For more than 20 years, Jane Lockhart’s gourmet bakery in West Hollywood has attracted new clients in one of the most competitive restaurant markets, but she gives brownie points to her loyal fans for helping create a business that succeeds.
On Melrose Avenue, Lockhart’s desserts are easily accessible to the celebrities in Los Angeles, but grabbing their attention can be difficult. Selling her products to the Hollywood elite has never been a top priority, Lockhard said, but her client list has accumulated the likes of Ellen Degeneres.
The Emmy-winning daytime talk-show host has repeatedly ordered Sweet Lady Jane cakes for both business and personal reasons. On The Ellen DeGeneres Show in 2010, DeGeneres presented Jennifer Aniston with a cake from “one of (her) favorite bakeries.”
Just two years before, DeGeneres and wife Portia de Rossi asked Lockhart to create a vegan red velvet cake for the couple’s wedding.
“You may have one celebrity to hundreds of other Average Joes; those are the people you cater to most often,” she said. “But it does compliment us in a great way, too, knowing that people who can purchase anywhere love my cakes.”
Lockhart’s creations haven’t attracted just those living in L.A.
National Geographic’s Intelligent Travel site gave top honors to Sweet Lady Jane calling her baked goods the best patisseries in the entire world. Lockhart’s “culinary masterpieces” beat out bakeries in Rome, Paris and New York City.
Lockhart’s manu offers 29 cakes. Her most popular pastry is the Triple Berry Shortcake, a yellow butter cake filled with layers of a trio of berries. Her menu doesn’t stop with selling cakes. She offers cookies, cupcakes, pies, tarts, brownies, bars, and cheesecakes, as well as custom and wedding cakes.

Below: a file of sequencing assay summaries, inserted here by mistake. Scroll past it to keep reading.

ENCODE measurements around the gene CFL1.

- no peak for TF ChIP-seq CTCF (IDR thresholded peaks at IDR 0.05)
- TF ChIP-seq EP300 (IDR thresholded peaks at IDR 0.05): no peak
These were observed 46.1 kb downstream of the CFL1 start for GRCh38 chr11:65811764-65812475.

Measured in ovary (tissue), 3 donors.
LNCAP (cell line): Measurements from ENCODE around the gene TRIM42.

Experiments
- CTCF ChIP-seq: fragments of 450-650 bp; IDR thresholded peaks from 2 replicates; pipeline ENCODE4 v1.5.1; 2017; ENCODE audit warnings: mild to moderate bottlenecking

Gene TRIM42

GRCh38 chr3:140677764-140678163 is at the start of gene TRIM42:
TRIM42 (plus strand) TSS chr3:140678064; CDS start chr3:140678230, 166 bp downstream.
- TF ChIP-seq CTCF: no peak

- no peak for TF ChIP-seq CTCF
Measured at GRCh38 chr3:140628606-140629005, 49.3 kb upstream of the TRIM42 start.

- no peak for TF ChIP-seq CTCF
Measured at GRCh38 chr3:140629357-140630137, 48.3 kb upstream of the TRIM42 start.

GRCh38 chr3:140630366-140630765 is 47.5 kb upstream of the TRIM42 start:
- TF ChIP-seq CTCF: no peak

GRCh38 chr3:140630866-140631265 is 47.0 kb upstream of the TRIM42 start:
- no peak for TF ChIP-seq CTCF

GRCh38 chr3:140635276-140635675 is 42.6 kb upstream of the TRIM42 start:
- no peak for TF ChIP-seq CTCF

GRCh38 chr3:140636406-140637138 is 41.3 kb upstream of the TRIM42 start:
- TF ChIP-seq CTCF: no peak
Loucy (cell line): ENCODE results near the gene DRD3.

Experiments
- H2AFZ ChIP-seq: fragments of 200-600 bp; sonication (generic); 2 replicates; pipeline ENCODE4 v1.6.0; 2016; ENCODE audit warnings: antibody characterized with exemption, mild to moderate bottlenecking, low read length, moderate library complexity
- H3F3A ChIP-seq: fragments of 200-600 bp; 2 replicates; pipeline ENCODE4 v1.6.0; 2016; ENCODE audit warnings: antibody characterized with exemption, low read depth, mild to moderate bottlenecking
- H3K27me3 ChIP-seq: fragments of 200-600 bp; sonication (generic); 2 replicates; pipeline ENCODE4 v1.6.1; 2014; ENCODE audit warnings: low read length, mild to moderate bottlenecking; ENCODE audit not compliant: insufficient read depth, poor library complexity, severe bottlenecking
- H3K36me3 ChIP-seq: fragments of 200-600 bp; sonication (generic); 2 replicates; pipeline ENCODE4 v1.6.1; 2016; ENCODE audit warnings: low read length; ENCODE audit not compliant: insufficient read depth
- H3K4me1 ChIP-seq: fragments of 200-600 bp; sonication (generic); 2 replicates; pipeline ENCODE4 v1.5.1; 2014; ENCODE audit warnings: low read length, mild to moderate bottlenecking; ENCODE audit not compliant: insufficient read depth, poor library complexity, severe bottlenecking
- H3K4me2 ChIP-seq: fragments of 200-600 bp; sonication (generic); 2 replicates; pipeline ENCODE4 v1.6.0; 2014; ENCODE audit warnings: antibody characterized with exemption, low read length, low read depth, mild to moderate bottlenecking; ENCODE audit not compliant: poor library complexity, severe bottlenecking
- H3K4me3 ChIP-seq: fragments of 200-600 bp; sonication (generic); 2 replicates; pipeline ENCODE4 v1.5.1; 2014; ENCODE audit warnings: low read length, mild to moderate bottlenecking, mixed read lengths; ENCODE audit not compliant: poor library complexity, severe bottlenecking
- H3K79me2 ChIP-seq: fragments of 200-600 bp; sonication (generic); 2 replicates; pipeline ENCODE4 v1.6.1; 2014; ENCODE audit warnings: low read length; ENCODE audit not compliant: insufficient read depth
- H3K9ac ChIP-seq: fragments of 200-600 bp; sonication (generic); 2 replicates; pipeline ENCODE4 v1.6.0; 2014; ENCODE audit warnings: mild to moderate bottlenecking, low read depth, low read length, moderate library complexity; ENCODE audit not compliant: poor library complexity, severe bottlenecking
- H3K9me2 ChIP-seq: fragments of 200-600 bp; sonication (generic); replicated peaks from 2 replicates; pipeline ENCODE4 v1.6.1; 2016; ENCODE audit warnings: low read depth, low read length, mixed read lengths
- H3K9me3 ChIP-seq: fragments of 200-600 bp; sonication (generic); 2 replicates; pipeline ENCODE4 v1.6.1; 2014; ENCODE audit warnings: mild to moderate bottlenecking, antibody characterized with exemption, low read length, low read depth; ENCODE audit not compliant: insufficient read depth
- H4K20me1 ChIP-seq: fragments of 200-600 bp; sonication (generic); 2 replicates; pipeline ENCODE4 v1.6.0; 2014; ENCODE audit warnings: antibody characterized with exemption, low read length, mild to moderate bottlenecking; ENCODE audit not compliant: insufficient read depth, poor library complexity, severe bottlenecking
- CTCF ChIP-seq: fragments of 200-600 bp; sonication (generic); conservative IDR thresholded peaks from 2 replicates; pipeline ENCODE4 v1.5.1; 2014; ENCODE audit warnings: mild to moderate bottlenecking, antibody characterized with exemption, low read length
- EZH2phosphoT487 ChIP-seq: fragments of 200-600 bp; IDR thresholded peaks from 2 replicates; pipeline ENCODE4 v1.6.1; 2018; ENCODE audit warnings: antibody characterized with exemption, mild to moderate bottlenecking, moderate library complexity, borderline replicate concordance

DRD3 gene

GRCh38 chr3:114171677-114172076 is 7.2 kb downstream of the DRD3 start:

Lockhart believes her eclectic services and quality products attract clients, and what started as a hobby for her has grown into two stores in primetime California locations: Hollywood and Santa Monica. On weekends, Lockhart said Sweet Lady Jane sells hundreds of cakes.
“We got a reputation for having wonderful quality products in what they look like and how they taste,” she said.
The competitive L.A. market is an ideal arena for those wishing to be in the restaurant business, but grabbing the public’s attention is necessary for success.
“It’s word of mouth, we never really advertised,” she said. “It was the first wedding cake that served 100 people and maybe those 100 people spread the word,” she said.
“I just wanted to be put on the map as having very fine desserts and a very European looking shop where people could come and find some sort of a little escape from their usual run of the mill eating place,” Lockhart said.
Niki Tehranchi, chef and owner of EATZ, a cooking school in Los Angeles, has seen the industry’s competitiveness first-hand. She grew up cooking alongside her mother. After attending law school in New York she decided to get back into the culinary business by attending culinary school. She opened EATZ in 2008 after years of experience in the restaurant industry.
“There are some restaurants that just stay and have been around forever, and a few pop up and close down in a year, and I see that a lot,” she said. “It’s scary there are no guarantees, and I feel like in L.A. every week there’s something new opening.”
Businesses with their doors open for more than 20 years, like Sweet Lady Jane, show Tehranchi that in L.A. only the best of businesses survive.
“That tells me that person has a very solid client base, there’s something about that place that can’t be replicated,” she said. “It has to be something so unique that a person remembers that the only place they can get it is there.”
Tehranchi hasn’t shied away from Lockhart’s creations.
“I’ve been there a couple of times, and it’s one of those places where it’s a cute little store front on Melrose, but you hear about it because it’s so special,” she said. “It’s a little hotspot for people.”
Lockhart’s unique products keep customers coming back.
“It’s grown into kind of a landmark in Los Angeles,” Tehranchi said.